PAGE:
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Roman Fever by Edith Wharton

By xweeds1 Nov 17, 2011 1364 Words
Friends? Not Really

Trust is often defined as, reliance on the integrity, strength, ability, surety, etc., of a person or thing. It takes years to build trust but seconds to break it. Trust is the main aspect of any relationship. If a relationship lacks trust and a person finds out that his or her friend cheated or lied, it just changes everything in one’s life. The short story “Roman Fever” written by Edith Wharton revolves around the lives of two friends, Mrs. Slade and Mrs. Ansley, who knew each other for too long to call themselves each other’s best friend. They had same events occurring in their lives in the same period of time that kept them both together. One evening in the Rome they find out some deep secrets about each other that changes everything in their lives. Edith Wharton used the magic of foreshadowing in such a beautiful way that it keeps the reader’s mind twisting about what is going to happen next. She leaves the trail by telling the readers small hints, such as: “"It always will be, to me," … "Oh, yes, I remember," murmured Mrs. Ansley, with the same undefinable stress—,” at another point, “Mrs. Ansley echoed her laugh in a faint murmur. "Babs is an angel too"” and “Mrs. Slade nodded. “But she really sent her because they were in love with the same man—" and "Yes. It wasn't easy to get in … it was managed, often. Lovers met there who couldn't meet elsewhere. You knew that?"”

As the story starts the two women are sitting at a restaurant’s vast terrace and knitting. Mrs. Slade compliments the view by saying "After all, it's still the most beautiful view in the world." And Mrs. Ansley replies "It always will be, to me," assented her friend Mrs. Ansley, with so slight a stress on the "me". Mrs. Ansley puts stress on “me” because it was the full moon night and she had spent this night with love of her life and Mrs. Slade’s fiancé. The time spent at “The Colosseum” was the only unforgettable moment in her life. At another point Mrs. Slade reminds her friend: "It's a view we've both been familiar with for a good many years. When we first met here we were younger than our girls are now. You remember!" and Mrs. Ansley murmured, with the same undefinable stress— "Oh, yes, I remember". Mrs. Ansley keeps her tone indefinable as she’s being sarcastic because her friend has no idea what she is thinking at that moment. She’s actually lost in the memories of that night she spent with Mrs. Slade’s fiancé. She loved her fiancé and that night is all she had with him and today again, she’s sitting and looking at the view of the colosseum. Both points are wonderfully foreshadowed by Wharton but the readers have no idea what Wharton is up to when they read the story for the first time. These points come to a readers head and make him/her smile after reading the whole story.

As the story goes on and two ladies are busy talking about their old days and customs of their time, they start talking about their daughters and Mrs. Slade complains of her daughter: I always wanted a brilliant daughter... and never quite understood why I got an angel instead." And Mrs. Ansley echoed her laugh in a faint murmur. "Babs is an angel too." Wharton, very wisely tells her readers everything in this sentence. Mrs. Ansley says "Babs is an angel too" because she knows that Barbra is from same father as Jenny, Mr. Delphin Slade. The night spent with Mr. Slade at the colosseum resulted in Ms. Grace’s pregnancy. Mrs. Ansley’s mother knowing the customs of the society took an advance step and married her daughter to Mr. Horace Ansley before the people of the society would come to know about her daughter’s pregnancy before marriage and she gave birth to Barbra, daughter of Mr. Delphin Slade. But of course proud Mrs. Slade is unaware of the fact that both the girls are sisters. This foreshadowing is presented in such a great way that a reader takes it as a mother’s compliment for her daughter but in real Wharton has told Mrs. Ansley’s heart out because Mrs. Ansley is happy from her core that she has a daughter from the man she loved.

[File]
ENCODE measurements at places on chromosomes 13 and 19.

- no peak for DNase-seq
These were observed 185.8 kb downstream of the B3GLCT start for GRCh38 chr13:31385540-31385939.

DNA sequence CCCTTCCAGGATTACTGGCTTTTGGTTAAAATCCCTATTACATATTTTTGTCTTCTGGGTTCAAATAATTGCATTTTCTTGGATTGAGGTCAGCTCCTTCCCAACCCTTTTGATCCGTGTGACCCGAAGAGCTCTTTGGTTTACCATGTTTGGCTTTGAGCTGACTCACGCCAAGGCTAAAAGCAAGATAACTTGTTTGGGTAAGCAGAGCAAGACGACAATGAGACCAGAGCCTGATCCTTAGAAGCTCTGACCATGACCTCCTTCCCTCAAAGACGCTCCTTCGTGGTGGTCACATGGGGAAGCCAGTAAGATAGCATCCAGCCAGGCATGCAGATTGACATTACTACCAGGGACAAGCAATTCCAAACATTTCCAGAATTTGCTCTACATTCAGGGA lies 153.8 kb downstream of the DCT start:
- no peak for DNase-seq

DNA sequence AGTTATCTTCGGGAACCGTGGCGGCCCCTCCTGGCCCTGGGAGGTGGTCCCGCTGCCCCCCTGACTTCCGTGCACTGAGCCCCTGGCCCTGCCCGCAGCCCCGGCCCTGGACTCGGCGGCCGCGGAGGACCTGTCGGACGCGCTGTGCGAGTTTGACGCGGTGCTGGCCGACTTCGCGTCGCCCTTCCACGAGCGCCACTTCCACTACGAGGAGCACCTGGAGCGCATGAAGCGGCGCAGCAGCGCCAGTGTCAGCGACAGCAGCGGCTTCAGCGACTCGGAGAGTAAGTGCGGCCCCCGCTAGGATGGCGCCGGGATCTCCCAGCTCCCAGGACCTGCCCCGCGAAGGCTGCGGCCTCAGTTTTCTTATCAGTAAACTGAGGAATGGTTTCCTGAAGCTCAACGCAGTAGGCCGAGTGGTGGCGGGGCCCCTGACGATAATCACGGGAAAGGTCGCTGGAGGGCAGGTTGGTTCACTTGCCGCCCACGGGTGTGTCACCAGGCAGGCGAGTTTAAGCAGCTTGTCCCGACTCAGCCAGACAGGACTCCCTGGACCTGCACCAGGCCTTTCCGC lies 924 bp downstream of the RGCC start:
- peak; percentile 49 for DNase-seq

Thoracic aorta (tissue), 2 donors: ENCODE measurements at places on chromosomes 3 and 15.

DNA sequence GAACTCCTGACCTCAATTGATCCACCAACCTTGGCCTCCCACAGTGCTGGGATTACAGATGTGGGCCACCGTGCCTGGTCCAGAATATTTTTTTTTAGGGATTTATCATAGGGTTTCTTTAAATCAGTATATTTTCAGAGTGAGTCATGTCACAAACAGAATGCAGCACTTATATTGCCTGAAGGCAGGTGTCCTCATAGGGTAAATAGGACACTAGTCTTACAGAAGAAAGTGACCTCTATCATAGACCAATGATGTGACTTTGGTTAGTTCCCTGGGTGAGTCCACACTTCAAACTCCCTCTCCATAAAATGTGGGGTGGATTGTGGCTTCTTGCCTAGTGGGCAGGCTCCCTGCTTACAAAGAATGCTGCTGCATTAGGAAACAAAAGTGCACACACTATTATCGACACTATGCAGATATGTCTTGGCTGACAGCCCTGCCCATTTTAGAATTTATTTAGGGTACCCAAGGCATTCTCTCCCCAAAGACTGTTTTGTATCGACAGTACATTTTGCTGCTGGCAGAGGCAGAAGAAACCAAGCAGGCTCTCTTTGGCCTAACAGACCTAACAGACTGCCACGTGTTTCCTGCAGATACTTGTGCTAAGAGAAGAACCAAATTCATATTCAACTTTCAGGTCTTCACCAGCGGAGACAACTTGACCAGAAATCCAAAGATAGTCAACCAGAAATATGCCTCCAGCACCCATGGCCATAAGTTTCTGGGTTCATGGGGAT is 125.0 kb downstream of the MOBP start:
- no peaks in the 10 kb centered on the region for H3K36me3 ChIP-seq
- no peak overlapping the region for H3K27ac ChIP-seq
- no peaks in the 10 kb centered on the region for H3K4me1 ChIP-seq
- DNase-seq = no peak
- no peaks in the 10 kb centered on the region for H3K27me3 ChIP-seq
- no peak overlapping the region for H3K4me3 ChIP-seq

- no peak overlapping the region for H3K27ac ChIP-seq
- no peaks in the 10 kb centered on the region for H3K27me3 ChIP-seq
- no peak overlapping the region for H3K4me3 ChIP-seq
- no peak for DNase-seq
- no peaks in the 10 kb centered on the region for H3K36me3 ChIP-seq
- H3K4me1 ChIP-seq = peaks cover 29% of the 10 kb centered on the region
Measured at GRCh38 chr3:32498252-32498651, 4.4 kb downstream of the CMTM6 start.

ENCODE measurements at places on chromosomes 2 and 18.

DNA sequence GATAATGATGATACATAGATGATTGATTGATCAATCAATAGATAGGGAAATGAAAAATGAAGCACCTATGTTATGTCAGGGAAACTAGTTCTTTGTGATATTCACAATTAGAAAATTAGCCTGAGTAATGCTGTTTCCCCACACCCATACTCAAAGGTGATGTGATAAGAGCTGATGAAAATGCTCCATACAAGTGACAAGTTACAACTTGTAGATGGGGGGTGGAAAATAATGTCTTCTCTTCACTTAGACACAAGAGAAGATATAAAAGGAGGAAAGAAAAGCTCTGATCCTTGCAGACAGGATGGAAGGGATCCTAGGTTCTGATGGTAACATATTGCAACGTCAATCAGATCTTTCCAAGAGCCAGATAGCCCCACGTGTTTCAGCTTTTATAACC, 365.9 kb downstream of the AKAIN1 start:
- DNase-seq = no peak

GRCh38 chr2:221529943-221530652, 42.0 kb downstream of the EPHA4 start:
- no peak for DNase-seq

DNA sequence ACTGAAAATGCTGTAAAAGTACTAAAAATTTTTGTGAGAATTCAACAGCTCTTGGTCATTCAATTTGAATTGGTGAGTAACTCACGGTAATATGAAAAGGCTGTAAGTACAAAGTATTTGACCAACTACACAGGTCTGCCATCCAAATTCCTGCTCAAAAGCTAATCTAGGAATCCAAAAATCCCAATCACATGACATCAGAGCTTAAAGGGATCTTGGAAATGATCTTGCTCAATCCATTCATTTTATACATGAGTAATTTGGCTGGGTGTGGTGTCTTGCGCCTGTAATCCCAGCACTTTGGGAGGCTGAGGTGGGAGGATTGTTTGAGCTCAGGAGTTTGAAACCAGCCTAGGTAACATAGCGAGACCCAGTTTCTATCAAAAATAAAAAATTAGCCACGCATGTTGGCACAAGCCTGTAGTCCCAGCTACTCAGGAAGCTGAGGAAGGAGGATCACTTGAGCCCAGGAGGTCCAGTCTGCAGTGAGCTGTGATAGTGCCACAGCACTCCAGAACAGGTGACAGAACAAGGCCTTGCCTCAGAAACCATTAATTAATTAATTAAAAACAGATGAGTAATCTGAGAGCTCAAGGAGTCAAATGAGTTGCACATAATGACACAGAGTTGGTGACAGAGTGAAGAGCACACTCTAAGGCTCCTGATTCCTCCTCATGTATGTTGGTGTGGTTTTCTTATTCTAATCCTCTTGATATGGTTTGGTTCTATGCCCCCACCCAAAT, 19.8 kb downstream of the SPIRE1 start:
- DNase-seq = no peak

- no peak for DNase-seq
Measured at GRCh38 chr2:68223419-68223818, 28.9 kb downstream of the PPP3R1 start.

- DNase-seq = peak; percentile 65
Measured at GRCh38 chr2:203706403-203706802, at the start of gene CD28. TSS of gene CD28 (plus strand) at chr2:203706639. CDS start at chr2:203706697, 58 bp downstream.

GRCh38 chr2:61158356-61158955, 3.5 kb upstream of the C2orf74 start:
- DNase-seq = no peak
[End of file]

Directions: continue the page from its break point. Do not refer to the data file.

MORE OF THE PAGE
The story reaches a point where Mrs. Slade is fighting with herself on whether she should tell to Mrs. Ansley that she knows she went to see her fiancé on the night when she caught fever or not. She takes a start from talking about how ill Mrs. Ansley got that winter when Mrs. Slade was engaged. Mrs. Slade makes a point about Mrs. Ansley’s aunt Harriet. After Mrs. Ansley tells that her aunt used to send her young sister out to the Forum after sunset to gather a nightblooming flower for her album. Mrs. Slade declines by nodding and says: "But she really sent her because they were in love with the same man—" Mrs. Slade brings their love with the same man because she wants to tell Mrs. Ansley that she knew about Mrs. Ansley’s love for her fiancé. Mrs. Slade wanted to see her friend’s reaction when she mentioned the love with same man but when Mrs. Ansley didn’t responded as she wanted her to; she started talking about the secret lovers meetings at the colosseum: "Yes. It wasn't easy to get in, after the gates were locked for the night. Far from easy. Still, in those days it could be managed; it was managed, often. Lovers met there who couldn't meet elsewhere. You knew that?" Mrs. Ansley declined that she didn’t knew about these kinds of meetings. It broke Mrs. Slade’s cumulative anger of twenty five years because she knew that she loved Mr. Delphin and went to meet him that night. The reason she was so sure was the letter that Mrs. Ansley got from Mr. Delphin but it was written by Mrs. Slade. She tells Mrs. Ansley that the letter she received was written by her and that’s all she has from Mr. Delphin but she gets a shock when Mrs. Ansley tells her that he had arranged everything and she did meet Mr. Delphin that night because she wrote him back and he came to see her. Wharton plays with her readers mind in this part of the story by the great foreshadowing and reader can’t help but cling to the story to know what happens next. The amazing foreshadowing come to an end when beaten Mrs. Slade tries to win the argument by saying: “After all, I had everything; I had him for twenty-five years. And you had nothing but that one letter that he didn't write." Mrs. Ansley replied after taking a step toward the door of the terrace, “I had Barbra” and moved ahead of Mrs. Slade toward the stairway. At this point reader come to know why Mrs. Ansley put stress on “me” and why she kept her indefinable stress in her tone. A reader also finds why Mrs. Ansley kept telling Mrs. Slade that both girls were similar and had no difference. Finally the reader finds out what it was that made Mrs. Slade think that she is superior to Mrs. Ansley and why she thought that Mrs. Ansley was unkind. The story tells us that how dishonesty and weak integrity in relationship and friendship can cause failure to one’s life. Mrs. Slade’s weak trust on her friend, Mrs. Ansley made her write a letter and dishonesty of Mrs. Ansley made her write back to Mr. Delphin, who’s two-faced behavior caused failure to his wife after twenty five years of his act, when she finds out that the daughter of